An environment-based education movement–at all levels of education–will help students realize that school isn’t supposed to be a polite form of incarceration, but a portal to the wider world.
― Richard Louv, Last Child in the Woods: Saving Our Children from Nature-Deficit Disorder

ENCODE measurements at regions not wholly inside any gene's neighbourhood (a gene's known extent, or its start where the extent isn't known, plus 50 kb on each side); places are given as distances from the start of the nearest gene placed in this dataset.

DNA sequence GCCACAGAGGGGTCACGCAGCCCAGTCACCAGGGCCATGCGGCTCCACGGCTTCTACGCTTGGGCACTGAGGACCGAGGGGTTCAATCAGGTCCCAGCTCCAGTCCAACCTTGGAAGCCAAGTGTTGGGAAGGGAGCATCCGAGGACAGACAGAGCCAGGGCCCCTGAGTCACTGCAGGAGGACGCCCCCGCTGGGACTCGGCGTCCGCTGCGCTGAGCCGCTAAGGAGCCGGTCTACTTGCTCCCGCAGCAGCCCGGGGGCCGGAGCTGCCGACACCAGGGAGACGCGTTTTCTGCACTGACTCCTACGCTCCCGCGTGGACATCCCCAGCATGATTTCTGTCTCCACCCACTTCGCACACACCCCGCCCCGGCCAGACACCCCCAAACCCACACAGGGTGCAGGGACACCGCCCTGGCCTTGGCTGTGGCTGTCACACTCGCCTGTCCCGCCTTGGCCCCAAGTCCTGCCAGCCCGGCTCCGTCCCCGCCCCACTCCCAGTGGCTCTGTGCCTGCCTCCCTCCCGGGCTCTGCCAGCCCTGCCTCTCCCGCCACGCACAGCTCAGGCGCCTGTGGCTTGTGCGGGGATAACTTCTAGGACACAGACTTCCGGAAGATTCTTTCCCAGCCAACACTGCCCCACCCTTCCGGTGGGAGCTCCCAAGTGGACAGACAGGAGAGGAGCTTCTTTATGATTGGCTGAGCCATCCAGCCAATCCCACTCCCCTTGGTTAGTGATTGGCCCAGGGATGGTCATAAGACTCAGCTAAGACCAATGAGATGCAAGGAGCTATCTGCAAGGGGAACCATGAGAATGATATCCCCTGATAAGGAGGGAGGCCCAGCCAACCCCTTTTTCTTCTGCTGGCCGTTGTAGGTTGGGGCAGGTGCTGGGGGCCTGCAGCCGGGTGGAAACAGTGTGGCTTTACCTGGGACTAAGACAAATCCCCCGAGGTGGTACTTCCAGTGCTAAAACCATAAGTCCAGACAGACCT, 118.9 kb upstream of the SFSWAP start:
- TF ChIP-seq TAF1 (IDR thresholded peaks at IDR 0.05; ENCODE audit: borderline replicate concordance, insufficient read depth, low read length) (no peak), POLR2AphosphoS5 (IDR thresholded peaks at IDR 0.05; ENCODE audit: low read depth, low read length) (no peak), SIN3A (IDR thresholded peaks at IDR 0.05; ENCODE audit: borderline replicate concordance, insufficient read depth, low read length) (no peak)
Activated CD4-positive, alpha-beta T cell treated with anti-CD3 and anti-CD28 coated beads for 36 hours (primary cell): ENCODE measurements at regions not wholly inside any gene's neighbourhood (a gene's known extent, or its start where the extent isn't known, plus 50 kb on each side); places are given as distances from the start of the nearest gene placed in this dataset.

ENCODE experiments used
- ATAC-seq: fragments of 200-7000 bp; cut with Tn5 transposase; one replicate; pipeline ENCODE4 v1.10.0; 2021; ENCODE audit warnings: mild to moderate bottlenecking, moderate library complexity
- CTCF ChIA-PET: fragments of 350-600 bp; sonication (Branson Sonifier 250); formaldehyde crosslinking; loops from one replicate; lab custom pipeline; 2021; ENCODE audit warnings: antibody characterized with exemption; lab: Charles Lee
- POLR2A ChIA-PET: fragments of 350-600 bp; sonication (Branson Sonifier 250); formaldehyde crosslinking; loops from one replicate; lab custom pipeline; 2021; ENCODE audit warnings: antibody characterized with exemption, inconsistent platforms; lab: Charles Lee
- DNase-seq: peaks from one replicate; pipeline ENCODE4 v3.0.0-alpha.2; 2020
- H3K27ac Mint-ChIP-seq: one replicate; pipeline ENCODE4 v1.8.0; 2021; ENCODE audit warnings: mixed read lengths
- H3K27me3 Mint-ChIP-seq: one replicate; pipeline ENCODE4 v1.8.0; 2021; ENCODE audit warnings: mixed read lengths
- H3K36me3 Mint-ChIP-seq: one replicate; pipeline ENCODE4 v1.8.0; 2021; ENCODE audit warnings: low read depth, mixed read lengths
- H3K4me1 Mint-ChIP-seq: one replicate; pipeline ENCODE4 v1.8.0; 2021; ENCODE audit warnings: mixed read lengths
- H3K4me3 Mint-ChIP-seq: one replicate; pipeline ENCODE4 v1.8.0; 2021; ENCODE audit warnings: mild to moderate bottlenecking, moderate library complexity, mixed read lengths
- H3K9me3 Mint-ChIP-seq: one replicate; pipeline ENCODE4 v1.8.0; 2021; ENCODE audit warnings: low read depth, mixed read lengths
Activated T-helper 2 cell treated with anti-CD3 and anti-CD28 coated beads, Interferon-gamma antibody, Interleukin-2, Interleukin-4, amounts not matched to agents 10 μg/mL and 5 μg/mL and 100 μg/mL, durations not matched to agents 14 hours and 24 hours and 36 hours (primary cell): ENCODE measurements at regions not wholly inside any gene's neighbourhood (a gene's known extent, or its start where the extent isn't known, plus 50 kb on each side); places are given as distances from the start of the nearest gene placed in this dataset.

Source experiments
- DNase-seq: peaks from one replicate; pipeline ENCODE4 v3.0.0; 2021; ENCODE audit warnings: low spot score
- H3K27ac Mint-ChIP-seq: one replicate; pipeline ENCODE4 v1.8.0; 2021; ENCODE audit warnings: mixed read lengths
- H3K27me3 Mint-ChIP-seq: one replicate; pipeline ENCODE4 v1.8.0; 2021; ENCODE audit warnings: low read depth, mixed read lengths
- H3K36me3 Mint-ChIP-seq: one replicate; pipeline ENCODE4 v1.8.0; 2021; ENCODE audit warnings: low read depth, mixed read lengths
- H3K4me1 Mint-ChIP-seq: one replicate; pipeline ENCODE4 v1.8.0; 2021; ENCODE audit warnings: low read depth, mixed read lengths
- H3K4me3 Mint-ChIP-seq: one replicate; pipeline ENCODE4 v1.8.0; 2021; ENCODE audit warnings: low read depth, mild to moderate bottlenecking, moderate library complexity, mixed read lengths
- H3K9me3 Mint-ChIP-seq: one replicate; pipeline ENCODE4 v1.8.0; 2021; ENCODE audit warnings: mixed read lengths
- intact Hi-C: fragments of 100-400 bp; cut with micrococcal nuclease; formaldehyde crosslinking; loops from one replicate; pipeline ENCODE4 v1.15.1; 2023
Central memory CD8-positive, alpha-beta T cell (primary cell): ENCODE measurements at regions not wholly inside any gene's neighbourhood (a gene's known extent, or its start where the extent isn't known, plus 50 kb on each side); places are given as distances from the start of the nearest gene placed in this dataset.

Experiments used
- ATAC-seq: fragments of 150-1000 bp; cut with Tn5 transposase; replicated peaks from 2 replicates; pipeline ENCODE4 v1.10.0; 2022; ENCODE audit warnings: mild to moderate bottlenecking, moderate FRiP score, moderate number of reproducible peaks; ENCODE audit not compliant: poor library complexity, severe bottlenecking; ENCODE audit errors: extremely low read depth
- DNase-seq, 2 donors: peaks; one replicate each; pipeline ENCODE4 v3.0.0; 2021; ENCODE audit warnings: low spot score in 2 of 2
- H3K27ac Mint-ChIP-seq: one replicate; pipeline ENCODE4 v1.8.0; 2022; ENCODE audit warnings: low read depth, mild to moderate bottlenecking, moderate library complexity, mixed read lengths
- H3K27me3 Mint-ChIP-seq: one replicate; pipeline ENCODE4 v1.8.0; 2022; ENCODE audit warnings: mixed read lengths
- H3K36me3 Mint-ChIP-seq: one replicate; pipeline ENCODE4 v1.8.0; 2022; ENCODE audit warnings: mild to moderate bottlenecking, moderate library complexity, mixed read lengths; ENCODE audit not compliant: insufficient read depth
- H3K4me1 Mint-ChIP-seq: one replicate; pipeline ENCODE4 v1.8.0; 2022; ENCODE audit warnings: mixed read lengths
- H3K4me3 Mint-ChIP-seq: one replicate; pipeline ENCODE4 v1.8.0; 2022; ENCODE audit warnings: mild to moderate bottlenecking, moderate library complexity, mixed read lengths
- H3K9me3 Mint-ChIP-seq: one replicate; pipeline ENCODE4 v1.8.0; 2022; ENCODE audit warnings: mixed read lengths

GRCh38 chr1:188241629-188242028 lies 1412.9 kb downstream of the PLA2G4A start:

When Richard Louv published Last Child in the Woods, he responded to a growing concern about children’s experiences with their environment. Children have increasingly been tied to electronic games and sterile classroom environments, divorced from the outside world and the outdoor experiences of former generations. This concern has sparked a movement towards environmental education, galvanized by Rusty Keeler’s publication of Natural Playscapes. Watch the clip below and consider: what can children learn from playing with dirt and water?